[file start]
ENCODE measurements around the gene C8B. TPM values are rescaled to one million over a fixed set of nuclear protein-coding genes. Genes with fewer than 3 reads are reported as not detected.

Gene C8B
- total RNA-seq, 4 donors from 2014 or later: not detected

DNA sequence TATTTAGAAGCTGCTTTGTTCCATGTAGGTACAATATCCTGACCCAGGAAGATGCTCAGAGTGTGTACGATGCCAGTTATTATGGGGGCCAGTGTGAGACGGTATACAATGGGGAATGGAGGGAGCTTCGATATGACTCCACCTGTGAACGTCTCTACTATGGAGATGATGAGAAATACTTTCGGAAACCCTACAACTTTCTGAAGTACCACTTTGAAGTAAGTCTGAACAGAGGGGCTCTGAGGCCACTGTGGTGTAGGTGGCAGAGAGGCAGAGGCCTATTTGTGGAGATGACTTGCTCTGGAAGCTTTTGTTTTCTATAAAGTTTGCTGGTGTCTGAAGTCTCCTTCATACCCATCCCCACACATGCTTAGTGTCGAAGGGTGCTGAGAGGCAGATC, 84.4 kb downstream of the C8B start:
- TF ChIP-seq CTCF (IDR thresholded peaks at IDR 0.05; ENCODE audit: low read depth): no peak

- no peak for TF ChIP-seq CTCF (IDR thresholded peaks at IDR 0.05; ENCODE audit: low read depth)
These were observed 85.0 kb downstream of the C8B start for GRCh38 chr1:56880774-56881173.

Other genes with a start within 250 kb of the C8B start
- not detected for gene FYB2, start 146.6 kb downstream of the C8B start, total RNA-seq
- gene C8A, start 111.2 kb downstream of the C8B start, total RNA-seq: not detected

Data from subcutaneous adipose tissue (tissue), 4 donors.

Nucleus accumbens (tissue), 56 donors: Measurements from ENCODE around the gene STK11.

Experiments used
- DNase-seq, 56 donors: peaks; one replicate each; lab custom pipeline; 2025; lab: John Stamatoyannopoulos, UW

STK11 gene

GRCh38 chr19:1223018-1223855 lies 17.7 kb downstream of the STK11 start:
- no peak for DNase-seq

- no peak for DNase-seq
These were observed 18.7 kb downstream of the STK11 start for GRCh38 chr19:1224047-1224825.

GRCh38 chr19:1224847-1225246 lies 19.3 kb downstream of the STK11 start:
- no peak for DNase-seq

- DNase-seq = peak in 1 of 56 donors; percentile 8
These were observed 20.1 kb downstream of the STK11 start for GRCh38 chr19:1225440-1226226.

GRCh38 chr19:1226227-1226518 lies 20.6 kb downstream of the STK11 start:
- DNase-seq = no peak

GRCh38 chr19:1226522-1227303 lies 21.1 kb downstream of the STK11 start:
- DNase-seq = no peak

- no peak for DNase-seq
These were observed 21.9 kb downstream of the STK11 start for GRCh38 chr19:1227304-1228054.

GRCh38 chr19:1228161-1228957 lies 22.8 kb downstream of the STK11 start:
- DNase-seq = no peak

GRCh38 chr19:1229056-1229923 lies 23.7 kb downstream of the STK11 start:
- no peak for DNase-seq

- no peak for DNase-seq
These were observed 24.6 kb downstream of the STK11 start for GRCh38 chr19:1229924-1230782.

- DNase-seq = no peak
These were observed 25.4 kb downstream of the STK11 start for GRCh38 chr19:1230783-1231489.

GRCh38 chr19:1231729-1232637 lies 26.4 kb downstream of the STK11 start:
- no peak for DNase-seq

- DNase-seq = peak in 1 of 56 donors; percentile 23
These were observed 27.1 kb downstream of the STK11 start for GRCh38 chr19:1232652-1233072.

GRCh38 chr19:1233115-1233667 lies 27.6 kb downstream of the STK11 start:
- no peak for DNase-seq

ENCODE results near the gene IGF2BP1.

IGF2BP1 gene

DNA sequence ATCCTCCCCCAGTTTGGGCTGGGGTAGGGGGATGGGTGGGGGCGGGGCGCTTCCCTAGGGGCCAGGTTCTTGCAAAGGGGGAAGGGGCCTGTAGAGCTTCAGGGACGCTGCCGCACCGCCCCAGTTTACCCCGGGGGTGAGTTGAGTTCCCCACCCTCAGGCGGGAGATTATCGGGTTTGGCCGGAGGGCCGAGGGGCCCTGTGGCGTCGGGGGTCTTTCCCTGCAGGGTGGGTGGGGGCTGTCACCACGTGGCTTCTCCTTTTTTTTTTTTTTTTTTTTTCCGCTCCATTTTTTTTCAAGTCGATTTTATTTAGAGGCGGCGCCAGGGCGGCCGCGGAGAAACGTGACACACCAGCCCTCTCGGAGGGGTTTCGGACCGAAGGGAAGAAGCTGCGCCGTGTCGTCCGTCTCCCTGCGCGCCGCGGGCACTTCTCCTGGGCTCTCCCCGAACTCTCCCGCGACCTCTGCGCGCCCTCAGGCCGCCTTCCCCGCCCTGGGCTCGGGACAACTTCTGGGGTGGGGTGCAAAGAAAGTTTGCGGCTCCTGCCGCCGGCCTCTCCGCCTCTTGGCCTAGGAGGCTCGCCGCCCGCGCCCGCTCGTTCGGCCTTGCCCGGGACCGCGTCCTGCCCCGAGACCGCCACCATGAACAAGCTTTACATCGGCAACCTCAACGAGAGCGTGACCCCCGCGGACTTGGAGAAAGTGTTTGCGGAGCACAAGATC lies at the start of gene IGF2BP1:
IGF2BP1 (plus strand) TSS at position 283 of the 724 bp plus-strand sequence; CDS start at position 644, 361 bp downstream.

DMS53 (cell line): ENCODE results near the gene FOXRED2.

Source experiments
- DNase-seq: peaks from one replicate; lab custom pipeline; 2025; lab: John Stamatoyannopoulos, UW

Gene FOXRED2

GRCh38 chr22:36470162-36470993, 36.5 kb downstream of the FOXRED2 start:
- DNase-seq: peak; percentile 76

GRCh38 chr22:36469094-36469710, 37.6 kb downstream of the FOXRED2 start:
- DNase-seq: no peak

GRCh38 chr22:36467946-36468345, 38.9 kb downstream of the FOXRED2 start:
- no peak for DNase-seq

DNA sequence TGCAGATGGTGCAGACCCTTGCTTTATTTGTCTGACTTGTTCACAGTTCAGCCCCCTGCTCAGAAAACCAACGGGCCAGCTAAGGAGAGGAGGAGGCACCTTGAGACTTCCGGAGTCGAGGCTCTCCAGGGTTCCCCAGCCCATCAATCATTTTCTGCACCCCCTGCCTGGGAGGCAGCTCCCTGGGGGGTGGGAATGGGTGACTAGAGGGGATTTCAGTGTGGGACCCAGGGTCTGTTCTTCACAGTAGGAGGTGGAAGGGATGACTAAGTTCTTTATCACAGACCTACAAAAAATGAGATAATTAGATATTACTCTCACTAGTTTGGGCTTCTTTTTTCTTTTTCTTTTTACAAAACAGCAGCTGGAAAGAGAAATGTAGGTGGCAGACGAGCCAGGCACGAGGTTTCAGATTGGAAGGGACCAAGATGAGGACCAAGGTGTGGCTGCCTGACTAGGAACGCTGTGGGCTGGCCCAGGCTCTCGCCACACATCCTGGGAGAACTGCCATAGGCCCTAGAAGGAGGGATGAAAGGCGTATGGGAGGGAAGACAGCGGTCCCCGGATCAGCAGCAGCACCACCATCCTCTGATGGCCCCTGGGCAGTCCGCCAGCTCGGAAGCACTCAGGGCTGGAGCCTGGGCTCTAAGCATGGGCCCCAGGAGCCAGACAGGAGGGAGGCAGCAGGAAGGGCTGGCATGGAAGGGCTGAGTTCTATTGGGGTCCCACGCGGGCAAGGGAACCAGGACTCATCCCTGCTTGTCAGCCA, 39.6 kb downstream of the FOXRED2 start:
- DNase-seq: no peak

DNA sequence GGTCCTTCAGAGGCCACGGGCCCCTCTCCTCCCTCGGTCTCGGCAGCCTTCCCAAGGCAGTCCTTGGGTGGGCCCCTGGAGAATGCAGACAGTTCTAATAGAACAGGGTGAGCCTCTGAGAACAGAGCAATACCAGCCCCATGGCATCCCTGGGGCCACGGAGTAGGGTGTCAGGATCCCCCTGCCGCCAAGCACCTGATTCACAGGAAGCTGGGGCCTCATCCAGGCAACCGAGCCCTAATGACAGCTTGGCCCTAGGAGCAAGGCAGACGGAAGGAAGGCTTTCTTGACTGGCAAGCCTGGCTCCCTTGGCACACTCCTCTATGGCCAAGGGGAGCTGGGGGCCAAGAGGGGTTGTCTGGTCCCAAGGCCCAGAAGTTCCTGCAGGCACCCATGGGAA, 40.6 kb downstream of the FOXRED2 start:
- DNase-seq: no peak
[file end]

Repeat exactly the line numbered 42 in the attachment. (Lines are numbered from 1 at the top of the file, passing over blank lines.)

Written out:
GRCh38 chr19:1233115-1233667 lies 27.6 kb downstream of the STK11 start: